Gastrin-releasing peptide receptor expression in non-cancerous bronchial epithelia is associated with lung cancer: A case-control study

Ann Marie Egloff, Autumn Gaither Davis, Yongli Shuai, Stephanie Land, Joseph M. Pilewski, James D. Luketich, Rodney Landreneau, York E. Miller, Jennifer R. Grandis, Jill M. Siegfried

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4 Scopus citations

Abstract

Background: Normal bronchial tissue expression of GRPR, which encodes the gastrin-releasing peptide receptor, has been previously reported by us to be associated with lung cancer risk in 78 subjects, especially in females. We sought to define the contribution of GRPR expression in bronchial epithelia to lung cancer risk in a larger case-control study where adjustments could be made for tobacco exposure and sex.Methods: We evaluated GRPR mRNA levels in histologically normal bronchial epithelial cells from 224 lung cancer patients and 107 surgical cancer-free controls. Associations with lung cancer were tested using logistic regression models.Results: Bronchial GRPR expression was significantly associated with lung cancer (OR = 4.76; 95% CI = 2.32-9.77) in a multivariable logistic regression (MLR) model adjusted for age, sex, smoking status and pulmonary function. MLR analysis stratified by smoking status indicated that ORs were higher in never and former smokers (OR = 7.74; 95% CI = 2.96-20.25) compared to active smokers (OR = 1.69; 95% CI = 0.46-6.33). GRPR expression did not differ by subject sex, and lung cancer risk associated with GRPR expression was not modified by sex.Conclusions: GRPR expression in non-cancerous bronchial epithelium was significantly associated with the presence of lung cancer in never and former smokers. The association in never and former smokers was found in males and females. Association with lung cancer did not differ by sex in any smoking group.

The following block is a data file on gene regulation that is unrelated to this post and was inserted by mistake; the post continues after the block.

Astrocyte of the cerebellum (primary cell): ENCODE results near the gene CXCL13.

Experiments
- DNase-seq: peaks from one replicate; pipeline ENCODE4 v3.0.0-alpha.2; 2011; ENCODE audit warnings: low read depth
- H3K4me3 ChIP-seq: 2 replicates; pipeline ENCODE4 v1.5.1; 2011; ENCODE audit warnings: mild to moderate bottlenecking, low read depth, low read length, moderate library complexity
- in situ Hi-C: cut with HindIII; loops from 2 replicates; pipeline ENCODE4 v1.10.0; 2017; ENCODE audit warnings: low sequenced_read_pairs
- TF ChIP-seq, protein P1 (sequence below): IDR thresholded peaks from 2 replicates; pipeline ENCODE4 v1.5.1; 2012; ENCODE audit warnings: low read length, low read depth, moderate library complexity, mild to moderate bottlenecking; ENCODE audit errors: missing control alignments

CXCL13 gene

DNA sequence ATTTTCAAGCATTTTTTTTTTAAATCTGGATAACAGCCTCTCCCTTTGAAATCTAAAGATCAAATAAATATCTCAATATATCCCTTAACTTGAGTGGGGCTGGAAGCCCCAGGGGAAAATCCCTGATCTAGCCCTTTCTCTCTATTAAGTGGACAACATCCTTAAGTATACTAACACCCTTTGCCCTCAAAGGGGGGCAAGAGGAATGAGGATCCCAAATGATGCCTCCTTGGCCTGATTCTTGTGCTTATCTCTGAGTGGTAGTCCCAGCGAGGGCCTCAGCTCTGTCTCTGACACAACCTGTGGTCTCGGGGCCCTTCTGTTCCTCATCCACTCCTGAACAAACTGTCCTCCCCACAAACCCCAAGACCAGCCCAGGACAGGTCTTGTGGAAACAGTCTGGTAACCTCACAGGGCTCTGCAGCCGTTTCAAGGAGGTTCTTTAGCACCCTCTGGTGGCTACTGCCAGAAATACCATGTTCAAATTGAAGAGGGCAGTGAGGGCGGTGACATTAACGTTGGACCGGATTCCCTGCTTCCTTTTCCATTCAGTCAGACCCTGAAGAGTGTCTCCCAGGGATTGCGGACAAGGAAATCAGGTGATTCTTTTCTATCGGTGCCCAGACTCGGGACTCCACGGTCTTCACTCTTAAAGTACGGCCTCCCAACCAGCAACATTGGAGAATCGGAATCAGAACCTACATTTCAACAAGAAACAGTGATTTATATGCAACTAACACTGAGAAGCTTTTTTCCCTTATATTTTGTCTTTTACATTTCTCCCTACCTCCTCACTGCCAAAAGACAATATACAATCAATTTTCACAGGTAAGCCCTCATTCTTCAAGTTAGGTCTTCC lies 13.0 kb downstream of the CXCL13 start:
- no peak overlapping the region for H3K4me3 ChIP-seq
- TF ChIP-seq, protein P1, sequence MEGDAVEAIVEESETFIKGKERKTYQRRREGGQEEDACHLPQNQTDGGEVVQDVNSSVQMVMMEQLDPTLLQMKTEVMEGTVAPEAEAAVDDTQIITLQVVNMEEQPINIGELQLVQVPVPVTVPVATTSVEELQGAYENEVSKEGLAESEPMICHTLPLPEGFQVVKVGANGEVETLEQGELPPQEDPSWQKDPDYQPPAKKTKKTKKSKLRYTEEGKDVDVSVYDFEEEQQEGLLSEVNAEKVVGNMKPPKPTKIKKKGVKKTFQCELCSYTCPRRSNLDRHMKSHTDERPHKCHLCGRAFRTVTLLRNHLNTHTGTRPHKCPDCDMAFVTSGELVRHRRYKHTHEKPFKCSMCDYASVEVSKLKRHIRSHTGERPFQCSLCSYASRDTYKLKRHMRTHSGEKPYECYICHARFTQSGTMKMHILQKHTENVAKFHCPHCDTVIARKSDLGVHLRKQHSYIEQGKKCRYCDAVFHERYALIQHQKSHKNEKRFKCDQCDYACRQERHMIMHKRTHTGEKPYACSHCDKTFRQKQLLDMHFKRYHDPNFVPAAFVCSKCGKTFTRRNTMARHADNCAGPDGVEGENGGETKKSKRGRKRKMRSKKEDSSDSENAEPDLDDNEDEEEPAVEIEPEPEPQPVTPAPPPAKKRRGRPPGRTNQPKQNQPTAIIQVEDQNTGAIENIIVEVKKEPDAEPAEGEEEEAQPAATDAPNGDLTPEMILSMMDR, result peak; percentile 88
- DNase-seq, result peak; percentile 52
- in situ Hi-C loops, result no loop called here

Original languageEnglish (US)
Article number9
JournalRespiratory research
Volume13
DOIs
StatePublished - Feb 1 2012

Keywords

  • Case-control study
  • Gastrin-releasing peptide receptor
  • Lung cancer risk
  • Surrogate tissue

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